The smaller transistors get, the more expensive they get, and similarly, the harder it becomes for foundries to compete at the cutting edge. We’ve been seeing this since the introduction of TSMC and Samsung’s 7nm node (comparable to Intel’s 10nm process). Global Foundries was the first to drop out of the race, and Intel has been stuck on its 14nm node for nearly seven years (although the chipmaker is trying to make a comeback). Samsung is the third major foundry struggling to keep up with TSMC in the race to make the smallest transistors.
Samsung’s 10nm and 7nm nodes were both on par with TSMC’s, at least in terms of transistor density, packing 0.52 and 0.95 million transistors per square mm. Meanwhile, Intel’s 10nm node was denser than both, with a density of 1.06 million per square mm. Starting with the 5nm node, Samsung’s nodes have fallen behind. The Korean foundry’s 5nm node has a transistor density of 1.27 million (per mm2), compared to 1. (https://american-eats.com/ambien/) 73 million on TSMC’s 5nm and 1.8 million on Intel’s 7nm.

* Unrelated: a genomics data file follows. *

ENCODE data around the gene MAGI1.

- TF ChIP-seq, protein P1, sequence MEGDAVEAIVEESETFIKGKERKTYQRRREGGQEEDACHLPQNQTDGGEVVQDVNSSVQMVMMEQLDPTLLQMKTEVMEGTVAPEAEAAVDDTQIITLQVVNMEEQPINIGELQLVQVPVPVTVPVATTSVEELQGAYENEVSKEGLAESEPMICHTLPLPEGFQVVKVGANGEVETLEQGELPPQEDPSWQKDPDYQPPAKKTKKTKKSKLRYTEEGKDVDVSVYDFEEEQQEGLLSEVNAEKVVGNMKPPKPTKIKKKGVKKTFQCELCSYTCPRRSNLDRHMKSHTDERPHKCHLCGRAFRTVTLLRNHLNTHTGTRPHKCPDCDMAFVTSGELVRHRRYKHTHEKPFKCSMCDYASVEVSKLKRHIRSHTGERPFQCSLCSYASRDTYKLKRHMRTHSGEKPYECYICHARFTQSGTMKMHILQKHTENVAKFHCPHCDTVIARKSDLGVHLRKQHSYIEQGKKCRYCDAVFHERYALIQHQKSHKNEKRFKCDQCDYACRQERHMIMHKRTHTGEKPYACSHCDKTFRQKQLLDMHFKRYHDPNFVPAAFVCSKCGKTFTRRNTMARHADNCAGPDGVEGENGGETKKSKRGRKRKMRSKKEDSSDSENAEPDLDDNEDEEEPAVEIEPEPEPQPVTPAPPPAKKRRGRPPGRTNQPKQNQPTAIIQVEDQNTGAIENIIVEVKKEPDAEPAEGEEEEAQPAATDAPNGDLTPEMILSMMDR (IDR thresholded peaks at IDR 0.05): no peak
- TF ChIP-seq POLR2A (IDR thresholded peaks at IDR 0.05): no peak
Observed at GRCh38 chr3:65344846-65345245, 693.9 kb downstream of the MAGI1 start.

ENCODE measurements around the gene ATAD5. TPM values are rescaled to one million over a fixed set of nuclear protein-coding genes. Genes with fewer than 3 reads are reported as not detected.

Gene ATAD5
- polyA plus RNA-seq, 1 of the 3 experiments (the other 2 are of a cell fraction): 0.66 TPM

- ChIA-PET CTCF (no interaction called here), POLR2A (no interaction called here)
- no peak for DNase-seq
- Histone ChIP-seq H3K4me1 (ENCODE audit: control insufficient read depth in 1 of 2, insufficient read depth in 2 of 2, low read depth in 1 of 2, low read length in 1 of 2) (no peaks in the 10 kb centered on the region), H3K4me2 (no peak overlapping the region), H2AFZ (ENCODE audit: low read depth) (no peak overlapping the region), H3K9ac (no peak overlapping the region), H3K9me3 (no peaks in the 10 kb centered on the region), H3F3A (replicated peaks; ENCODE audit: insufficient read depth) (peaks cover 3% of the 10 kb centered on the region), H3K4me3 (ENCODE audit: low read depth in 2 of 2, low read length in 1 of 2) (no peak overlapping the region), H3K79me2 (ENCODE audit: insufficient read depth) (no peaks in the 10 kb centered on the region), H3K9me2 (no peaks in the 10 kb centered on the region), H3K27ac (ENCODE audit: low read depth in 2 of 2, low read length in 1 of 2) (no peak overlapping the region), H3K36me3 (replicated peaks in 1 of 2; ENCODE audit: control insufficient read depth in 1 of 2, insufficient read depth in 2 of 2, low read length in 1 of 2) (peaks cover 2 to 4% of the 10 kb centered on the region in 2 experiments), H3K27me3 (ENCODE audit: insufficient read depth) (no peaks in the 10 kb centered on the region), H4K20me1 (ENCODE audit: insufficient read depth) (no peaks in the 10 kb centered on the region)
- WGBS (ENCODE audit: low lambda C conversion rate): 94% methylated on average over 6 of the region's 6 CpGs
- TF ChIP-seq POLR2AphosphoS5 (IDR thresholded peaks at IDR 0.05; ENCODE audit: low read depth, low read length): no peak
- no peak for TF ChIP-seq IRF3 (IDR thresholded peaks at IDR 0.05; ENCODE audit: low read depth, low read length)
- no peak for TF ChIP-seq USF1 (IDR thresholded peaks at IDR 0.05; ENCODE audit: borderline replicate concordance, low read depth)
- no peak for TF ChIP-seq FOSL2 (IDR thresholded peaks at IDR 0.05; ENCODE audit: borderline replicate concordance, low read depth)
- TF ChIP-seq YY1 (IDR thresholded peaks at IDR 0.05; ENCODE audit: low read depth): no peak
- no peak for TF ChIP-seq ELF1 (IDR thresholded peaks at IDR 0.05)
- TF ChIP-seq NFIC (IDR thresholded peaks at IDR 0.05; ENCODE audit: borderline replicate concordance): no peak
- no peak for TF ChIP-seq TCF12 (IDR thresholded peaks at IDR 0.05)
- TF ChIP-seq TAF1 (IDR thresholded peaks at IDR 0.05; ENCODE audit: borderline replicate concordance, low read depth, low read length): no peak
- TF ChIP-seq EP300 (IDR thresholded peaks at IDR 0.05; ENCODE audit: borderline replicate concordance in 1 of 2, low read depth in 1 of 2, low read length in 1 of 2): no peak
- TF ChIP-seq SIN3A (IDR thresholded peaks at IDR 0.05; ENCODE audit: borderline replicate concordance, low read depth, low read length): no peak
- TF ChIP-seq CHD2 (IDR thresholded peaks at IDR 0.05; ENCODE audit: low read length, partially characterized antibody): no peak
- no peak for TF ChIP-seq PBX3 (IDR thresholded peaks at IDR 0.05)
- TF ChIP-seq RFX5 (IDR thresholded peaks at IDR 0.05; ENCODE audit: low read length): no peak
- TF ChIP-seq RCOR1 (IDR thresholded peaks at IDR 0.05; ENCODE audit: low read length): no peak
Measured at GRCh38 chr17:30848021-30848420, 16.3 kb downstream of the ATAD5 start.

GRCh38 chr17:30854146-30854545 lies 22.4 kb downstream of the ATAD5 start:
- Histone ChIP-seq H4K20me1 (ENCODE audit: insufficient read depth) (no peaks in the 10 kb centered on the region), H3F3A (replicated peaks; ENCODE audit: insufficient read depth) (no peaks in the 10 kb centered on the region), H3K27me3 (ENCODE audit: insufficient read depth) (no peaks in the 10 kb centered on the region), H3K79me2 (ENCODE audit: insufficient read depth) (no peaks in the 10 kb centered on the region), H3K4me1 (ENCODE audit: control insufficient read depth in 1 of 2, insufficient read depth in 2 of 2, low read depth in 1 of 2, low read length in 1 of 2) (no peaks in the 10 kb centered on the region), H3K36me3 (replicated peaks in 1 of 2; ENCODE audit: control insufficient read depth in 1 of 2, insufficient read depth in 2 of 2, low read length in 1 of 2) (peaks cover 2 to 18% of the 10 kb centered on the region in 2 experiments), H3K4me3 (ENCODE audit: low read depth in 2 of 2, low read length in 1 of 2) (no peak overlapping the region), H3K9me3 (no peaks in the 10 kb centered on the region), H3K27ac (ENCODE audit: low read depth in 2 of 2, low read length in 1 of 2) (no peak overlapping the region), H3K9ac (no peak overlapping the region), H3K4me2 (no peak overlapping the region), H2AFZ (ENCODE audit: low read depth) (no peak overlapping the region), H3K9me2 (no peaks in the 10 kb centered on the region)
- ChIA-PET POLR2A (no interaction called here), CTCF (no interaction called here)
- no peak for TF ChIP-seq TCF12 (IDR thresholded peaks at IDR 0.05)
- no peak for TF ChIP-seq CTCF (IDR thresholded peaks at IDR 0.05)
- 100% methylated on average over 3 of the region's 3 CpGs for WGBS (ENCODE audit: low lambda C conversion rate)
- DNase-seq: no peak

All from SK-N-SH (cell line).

The deltas become even wider with the 3nm node, with Samsung expected to offer a density of just 1.7 million, compared to 2.9 million on TSMC’s 3nm (despite not using GAA), and 3 million on Intel’s 3nm. Samsung has continued to lose foundry customers, with both Qualcomm and MediaTek shifting to TSMC due to poor supply. It’s being reported that NVIDIA too will rely on TSMC’s 5nm for its next-gen GPUs, resulting in the loss of another major client for the former. At this rate, Samsung might just throw in the towel even before its 3nm node begins mass production.